AV: Why did the momentum towards mass release of incarcerated people slow? 

SD: I think the reason why the momentum slowed was a combination of political indifference and the courts. The courts made it clear that there was not going to be constitutional liability for failure to protect incarcerated people during this period. If we are going to push decarceration based on what we saw last year, it’s going to have to be because there is explicit public recognition of the fact that we are incarcerating people we don’t need to incarcerate. The public must also demand that we immediately release everybody who can be safely released. 

Politics also play a large role in the lack of momentum towards mass release. In state prisons nationwide, most of the  incarcerated population is people who are elderly and/or medically compromised. For example, in California at the beginning of the pandemic there were 17,000 incarcerated people who the CDC characterized as most vulnerable to COVID-19. This population has aged out of crime. People tend to enter prison when they’re young, so the vast majority of this population will have been in prison for decades and will have already served more time than people in most other Western countries would have served for the same crimes. 

Incarcerated people are not going to be public safety threats, so why not release them? We saw that governors with the clemency power to release people refused to do so. Why? I was on the phone with someone in the Governor’s office, in a state that shall not be named, who said, “Look, we know that these people don’t need to be incarcerated, and we should be releasing them to protect them from COVID-19, but we can’t release them because politically, it would be a disaster.”

AV: Your project found that the life expectancy for individuals in Florida prisons decreased by four years since the beginning of the pandemic. Could you elaborate on this study?

SD: My team found that there were a number of data sets we could compare to calculate excess mortality in Florida prisons. For excess mortality, we looked at the expected number of deaths in Florida prisons and in the general state of Florida in the past five years. Once we had those numbers, we compared our data on COVID-19 deaths in the first nine months of the pandemic to baseline mortality rates, and what we found was that for the general population, excess mortality was 15% higher than expected, and for the Florida prison population, excess mortality was 42% higher.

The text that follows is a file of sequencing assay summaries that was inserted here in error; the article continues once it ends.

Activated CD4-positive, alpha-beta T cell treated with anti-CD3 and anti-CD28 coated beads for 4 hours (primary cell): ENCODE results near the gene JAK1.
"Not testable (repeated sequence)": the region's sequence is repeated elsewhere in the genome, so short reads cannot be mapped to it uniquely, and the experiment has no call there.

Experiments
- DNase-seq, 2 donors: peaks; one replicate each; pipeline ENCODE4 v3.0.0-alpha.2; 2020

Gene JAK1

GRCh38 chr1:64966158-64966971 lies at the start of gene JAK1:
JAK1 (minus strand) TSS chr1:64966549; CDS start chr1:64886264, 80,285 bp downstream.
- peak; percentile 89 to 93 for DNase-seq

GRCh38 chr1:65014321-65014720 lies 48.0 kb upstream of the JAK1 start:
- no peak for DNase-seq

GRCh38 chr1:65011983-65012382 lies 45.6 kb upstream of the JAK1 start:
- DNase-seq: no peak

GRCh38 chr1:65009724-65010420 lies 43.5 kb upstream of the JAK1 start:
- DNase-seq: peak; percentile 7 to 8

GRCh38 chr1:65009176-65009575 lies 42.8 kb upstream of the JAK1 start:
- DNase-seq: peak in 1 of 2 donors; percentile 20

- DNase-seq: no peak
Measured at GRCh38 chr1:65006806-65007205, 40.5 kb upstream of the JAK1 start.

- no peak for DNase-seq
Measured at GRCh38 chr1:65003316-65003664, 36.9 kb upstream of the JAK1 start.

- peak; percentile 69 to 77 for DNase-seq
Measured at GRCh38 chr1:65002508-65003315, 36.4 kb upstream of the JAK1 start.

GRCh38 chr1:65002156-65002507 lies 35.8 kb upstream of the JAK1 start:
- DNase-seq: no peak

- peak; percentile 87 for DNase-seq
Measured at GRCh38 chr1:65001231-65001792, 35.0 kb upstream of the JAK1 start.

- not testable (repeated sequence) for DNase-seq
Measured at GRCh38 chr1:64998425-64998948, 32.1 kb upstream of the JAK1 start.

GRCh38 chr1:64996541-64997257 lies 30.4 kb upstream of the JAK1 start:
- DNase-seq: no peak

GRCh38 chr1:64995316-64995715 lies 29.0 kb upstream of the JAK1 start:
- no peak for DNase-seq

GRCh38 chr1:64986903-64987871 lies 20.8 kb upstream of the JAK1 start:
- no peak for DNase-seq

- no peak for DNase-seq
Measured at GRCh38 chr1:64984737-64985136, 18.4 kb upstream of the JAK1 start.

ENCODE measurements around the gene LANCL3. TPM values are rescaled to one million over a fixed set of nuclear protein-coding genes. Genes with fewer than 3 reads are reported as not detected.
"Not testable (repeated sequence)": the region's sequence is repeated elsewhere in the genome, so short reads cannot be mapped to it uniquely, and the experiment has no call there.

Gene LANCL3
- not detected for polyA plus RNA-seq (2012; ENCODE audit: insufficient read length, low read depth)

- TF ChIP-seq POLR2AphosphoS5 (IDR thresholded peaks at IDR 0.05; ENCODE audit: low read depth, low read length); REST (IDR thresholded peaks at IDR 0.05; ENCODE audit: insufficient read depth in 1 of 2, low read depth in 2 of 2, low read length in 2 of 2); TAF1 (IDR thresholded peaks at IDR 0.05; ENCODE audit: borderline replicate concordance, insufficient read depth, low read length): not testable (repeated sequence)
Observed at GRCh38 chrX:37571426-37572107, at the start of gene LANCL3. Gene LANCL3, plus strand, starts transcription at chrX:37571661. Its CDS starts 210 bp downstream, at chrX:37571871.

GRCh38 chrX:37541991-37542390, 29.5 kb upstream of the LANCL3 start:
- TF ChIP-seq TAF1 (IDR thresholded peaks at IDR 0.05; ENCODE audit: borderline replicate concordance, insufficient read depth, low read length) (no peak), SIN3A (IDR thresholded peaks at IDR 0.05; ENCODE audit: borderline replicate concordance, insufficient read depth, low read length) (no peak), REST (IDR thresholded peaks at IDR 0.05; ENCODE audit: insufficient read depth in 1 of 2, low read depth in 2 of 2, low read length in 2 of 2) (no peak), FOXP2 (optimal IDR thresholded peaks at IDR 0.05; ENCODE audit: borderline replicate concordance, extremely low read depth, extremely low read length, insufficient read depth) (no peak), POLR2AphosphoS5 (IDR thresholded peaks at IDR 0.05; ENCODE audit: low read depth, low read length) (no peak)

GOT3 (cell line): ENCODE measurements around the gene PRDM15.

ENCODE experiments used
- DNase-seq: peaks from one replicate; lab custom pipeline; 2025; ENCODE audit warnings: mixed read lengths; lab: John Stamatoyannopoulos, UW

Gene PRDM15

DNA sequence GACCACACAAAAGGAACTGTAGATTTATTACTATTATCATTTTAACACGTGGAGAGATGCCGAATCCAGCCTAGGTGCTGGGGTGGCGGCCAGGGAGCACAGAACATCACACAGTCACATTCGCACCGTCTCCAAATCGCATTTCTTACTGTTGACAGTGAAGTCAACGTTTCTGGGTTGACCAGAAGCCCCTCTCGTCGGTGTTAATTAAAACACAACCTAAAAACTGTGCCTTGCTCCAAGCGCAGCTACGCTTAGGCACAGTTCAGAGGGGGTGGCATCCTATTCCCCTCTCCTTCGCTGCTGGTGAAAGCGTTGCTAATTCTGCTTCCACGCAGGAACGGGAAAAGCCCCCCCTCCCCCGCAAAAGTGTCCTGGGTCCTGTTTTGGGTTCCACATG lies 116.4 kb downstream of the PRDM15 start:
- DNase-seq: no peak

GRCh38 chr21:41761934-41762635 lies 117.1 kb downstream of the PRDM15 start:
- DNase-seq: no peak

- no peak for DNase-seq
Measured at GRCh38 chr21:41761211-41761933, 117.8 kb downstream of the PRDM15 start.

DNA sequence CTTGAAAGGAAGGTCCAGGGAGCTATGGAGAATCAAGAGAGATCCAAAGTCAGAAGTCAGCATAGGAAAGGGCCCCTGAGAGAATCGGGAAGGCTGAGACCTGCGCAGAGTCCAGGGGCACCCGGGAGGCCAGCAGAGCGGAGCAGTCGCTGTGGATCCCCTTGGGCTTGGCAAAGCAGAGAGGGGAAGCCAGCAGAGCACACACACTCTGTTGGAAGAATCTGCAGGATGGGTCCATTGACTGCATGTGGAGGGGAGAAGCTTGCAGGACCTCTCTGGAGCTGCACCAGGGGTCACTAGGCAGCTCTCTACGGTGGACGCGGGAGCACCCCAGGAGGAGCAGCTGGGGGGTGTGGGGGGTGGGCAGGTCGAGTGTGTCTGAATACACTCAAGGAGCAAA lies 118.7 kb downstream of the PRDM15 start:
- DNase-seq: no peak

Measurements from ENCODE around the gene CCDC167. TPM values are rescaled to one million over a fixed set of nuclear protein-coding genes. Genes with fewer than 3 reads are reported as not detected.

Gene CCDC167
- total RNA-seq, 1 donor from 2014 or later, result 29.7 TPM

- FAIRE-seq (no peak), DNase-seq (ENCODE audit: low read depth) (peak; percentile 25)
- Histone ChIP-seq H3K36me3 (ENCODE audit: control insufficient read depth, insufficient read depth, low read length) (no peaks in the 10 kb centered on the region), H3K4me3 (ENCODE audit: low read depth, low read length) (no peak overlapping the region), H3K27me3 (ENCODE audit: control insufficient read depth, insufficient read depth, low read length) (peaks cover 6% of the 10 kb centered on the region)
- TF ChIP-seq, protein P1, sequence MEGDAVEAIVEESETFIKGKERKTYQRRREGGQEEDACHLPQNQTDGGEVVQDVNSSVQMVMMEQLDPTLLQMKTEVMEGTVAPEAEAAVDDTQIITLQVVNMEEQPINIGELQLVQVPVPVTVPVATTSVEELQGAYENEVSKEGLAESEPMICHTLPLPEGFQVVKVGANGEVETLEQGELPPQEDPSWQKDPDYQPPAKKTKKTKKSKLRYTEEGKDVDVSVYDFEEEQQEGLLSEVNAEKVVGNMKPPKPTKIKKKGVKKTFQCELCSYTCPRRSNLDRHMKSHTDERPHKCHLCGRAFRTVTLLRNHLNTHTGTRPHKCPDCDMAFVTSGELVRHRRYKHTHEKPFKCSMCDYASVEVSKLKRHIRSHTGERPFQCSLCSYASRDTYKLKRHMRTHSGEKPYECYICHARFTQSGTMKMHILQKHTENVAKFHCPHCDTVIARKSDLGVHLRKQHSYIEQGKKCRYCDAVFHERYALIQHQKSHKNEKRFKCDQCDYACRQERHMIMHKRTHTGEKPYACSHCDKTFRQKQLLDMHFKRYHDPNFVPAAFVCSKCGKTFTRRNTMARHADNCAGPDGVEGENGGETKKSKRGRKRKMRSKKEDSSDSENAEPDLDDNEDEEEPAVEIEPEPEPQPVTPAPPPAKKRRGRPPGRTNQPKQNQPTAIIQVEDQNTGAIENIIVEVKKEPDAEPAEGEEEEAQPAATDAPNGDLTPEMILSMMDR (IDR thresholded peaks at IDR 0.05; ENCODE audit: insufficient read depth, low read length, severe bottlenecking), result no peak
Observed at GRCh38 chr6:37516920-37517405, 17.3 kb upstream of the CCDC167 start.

The lead author of the paper, Neal Marquez, a health sociologist, explained to me that a drop in life expectancy of a year is considered historic and catastrophic. During World War I and II, for example, the national life expectancy decreased by one to one and a half years in the United States. During the pandemic, we don’t have Florida-specific numbers for the life expectancy change, but we do have national numbers that we used to calculate the drop in life expectancy in Florida prisons. The numbers we used were from December 2020, where the national drop in life expectancy was .9 years for women and 1.2 years for men. The national decrease in life expectancy averages out to about a 1.05 year drop. In the prison context, the drop in life expectancy was 4.1 years. 

AV: That’s shocking. I know the project has also published data on vaccination rates within the incarcerated population and the correctional officer population. Can you expand on what this data shows? 

SD: When the vaccine issue arose in December, we were worried that incarcerated people would have a low vaccine uptake rate due to their inherent distrust of the facility. Also, a large portion of incarcerated people have mental illnesses and are hard to convince of things. 

We and a number of other advocacy groups worked to mobilize mechanisms to educate incarcerated people about the vaccine. Our team put together an information sheet about the vaccine that we distributed through Prison Legal News, a publication that reaches thousands of incarcerated people around the country. The vaccine uptake rate is not as high as we would like, but it’s much higher than we predicted it would be. 

But in all this focus on making sure that incarcerated people were going to have the vaccine made available to them, we forgot that corrections officers are disproportionately likely to think of COVID-19 as a hoax. Corrections officers tend to be conservative, so we’re seeing really low uptake rates in that population, which is a problem. If every incarcerated person does not get vaccinated and there aren’t enough staff members getting vaccinated, then there is going to continue to be community spread in prisons.

AV: How do you think students can bring awareness to the largely underrecognized impact that COVID-19 has had on incarcerated people? 

SD: I’m glad you asked. There are a few things students can do. At the most basic level, they can reach out to us to volunteer. To a great degree, we’ve been running on volunteer labor from the beginning; to date, we’ve had almost 300 volunteers on the project. 

We’re also hoping that people will use our data. The data is posted by state, so you can look at how your specific state is doing. We also, as I mentioned, have scorecards that grade each jurisdiction’s Department of Corrections. Look at how your state fares—I can tell you it’s not really a spoiler to say that we only have one state that got a B and every other state received a C or below with most states getting an F; use that data to contact your state representatives to demand change. 

In addition to decarceration, something else I hope comes out of this project is a recognition of how urgently we need  greater transparency from prisons. Prisons shouldn’t just be releasing data about COVID-19. What about how many people die of other causes? How many uses of force are there annually? How many of those instances have resulted in discipline? How many instances of violence have there been, and what’s the Department doing to reduce those numbers? There is so much data that could be collected and published to give us a better sense of what goes on behind prison walls. I would love to see political action insisting on greater transparency. 

*This interview has been edited for length and clarity.